Going forward, we remember
Over the last couple of weeks we as a nation have been angered and outraged. We have been saddened and disheartened. We have been astounded and dumfounded. We have been proud and patriotic. We have been reminded what is really important, and we have been encouraged to hug our spouse and children and grandchildren.
Some have spoken about a corporate Canadian loss of innocence. We have heard about home grown terrorists. We have seen divisions over the effectiveness of our political, social, and religious institutions. It seems in some ways our very way of life has been attacked and compromised.
We mourn the loss of Nathan Cirillo and Patrice Vincent. We uphold in our thoughts and prayers their families and those whose lives have been drastically and forever changed.
And yet for most of us as these headlines faded into yesterday’s news we got back to life as normal. From the distance most of us have to these events, once the initial shock and horror subsides it is business as usual. So we go back to doing what we do. Maybe changed in some ways but resigned to the realization that these are the facts of life in the world in which we live.
As Remembrance Day rolls around once again maybe this year’s remembering will be a little bit different. Take the opportunity to remember for it is a bit more real this year.
Maybe we will have a slightly deeper sense of how this all does touch our lives and the lives of our families and friends and communities.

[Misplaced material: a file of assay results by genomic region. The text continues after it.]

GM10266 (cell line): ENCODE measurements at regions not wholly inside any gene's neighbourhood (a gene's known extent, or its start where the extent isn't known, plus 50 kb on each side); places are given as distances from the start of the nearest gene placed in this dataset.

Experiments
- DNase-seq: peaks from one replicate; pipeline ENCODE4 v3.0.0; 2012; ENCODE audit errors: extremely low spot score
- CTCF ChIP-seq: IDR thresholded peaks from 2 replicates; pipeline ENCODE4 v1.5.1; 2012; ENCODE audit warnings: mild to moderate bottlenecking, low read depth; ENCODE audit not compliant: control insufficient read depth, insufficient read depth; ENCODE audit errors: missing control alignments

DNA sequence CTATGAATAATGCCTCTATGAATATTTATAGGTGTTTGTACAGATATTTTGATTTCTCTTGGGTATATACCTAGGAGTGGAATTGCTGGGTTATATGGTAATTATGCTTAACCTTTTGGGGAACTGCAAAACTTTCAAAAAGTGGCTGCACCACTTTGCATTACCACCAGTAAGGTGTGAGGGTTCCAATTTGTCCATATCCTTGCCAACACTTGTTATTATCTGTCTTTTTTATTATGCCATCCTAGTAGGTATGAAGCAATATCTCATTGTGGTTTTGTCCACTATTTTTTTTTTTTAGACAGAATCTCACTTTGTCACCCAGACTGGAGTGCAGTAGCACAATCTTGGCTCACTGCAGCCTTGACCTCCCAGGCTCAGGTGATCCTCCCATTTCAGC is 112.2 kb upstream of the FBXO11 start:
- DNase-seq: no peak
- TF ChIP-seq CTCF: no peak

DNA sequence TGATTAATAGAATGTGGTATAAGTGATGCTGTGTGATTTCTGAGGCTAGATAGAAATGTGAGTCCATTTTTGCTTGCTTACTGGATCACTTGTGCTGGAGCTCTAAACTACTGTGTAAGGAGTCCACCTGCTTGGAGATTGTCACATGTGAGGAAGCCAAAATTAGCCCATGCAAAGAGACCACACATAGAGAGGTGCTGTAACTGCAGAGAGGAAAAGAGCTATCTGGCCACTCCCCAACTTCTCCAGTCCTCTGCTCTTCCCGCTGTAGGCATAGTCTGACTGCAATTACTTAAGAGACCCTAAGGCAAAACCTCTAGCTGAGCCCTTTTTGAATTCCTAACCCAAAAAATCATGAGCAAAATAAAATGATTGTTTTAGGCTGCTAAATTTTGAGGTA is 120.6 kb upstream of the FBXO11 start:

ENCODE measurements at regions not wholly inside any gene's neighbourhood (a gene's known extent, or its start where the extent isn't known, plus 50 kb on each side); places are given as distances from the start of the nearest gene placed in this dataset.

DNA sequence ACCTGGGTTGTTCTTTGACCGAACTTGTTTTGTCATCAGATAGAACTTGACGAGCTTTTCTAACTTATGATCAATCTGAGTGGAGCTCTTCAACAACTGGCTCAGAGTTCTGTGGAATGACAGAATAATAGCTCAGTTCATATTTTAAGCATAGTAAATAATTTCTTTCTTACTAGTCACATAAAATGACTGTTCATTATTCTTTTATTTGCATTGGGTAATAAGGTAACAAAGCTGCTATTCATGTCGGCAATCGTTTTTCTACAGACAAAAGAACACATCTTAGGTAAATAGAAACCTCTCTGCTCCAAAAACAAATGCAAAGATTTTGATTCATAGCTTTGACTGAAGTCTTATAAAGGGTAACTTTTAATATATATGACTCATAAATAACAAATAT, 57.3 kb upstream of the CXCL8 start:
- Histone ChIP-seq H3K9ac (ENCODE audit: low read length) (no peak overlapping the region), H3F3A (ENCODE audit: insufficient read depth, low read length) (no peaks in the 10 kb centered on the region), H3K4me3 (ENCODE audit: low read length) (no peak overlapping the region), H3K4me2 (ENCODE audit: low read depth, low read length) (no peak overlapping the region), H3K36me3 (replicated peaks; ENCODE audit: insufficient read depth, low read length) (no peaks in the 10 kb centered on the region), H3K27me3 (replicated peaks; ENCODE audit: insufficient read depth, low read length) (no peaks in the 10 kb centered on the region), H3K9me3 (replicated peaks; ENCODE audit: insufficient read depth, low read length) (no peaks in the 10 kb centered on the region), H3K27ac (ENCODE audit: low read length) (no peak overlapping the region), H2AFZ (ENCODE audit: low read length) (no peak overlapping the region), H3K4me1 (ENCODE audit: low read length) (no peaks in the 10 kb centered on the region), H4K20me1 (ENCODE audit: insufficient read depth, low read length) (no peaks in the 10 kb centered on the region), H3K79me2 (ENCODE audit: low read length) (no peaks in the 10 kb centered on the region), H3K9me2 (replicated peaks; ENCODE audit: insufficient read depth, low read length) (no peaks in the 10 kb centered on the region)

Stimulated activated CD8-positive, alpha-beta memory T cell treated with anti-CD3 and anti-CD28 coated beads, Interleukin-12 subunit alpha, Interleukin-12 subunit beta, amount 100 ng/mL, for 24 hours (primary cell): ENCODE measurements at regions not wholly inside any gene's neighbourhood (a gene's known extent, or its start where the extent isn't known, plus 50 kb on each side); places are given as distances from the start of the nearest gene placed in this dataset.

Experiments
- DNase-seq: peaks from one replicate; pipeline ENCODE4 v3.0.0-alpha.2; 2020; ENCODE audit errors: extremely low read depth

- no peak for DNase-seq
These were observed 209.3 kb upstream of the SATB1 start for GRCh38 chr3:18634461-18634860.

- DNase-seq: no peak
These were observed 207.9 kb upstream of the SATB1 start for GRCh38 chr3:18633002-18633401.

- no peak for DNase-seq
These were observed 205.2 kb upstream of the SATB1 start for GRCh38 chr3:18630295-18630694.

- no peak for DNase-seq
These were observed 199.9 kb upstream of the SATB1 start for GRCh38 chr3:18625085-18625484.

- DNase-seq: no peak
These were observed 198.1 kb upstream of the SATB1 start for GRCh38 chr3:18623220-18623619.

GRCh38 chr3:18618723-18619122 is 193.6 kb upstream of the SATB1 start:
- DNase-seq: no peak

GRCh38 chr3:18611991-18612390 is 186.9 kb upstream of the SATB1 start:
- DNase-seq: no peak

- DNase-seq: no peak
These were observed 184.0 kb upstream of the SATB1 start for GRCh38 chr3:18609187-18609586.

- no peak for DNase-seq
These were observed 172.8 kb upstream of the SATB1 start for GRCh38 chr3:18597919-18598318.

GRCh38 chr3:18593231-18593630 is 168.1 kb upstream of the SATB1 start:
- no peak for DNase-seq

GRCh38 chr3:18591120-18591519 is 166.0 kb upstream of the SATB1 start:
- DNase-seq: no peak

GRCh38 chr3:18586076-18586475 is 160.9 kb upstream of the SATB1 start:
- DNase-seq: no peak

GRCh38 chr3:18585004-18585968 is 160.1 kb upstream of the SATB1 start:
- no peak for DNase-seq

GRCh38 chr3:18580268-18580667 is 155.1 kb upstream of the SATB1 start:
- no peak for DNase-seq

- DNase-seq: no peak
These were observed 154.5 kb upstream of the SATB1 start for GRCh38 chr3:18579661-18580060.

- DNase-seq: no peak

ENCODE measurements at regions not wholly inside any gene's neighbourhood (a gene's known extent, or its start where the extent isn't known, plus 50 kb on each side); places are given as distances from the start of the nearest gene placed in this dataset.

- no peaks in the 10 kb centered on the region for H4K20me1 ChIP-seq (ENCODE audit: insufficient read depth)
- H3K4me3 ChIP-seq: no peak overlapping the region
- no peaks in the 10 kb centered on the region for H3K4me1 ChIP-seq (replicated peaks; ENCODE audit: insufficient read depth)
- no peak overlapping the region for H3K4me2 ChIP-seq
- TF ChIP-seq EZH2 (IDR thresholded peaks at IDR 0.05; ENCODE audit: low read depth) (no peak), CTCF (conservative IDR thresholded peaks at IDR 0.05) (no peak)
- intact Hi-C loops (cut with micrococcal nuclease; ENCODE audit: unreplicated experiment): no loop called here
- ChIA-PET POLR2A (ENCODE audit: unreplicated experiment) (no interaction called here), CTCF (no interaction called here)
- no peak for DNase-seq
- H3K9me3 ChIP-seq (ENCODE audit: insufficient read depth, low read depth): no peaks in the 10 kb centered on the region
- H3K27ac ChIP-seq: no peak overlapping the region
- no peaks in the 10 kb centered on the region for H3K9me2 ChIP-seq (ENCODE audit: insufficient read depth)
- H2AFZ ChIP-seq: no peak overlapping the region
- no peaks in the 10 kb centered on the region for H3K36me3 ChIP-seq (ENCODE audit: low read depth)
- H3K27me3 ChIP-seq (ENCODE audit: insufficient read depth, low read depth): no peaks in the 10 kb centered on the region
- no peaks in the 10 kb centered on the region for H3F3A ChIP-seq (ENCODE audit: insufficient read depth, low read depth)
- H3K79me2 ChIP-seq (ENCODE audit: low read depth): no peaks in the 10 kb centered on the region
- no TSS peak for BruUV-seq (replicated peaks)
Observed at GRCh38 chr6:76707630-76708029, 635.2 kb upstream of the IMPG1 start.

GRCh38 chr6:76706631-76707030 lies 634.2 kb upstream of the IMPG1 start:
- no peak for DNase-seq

What we have has been attacked and threatened and compromised. And the sacrifice of those who gave of themselves in the past, in the long ago, in recent events of our world, in days just gone by, and those who will continue to serve and give of themselves into the future may give us something more to remember and to live for and commit ourselves to.
We cannot go on as though these things never happened. We have all been changed by these events. We can ponder and lament and mourn, or we can remember and keep remembering and can go forward and make a difference. Living in ways that declare that the sacrifices have been recognized and have become a part of who and what we are here and now and a part of what we carry into tomorrow.
Long ago, Paul writing to a community in some chaos and confusion in Rome put it this way: Do not repay anyone evil for evil, but take thought for what is noble in the sight of all. If it is possible, so far as it depends on you, live peaceably with all. Do not be overcome by evil, but overcome evil with good. Romans 12:17-20
May this be our act of remembering.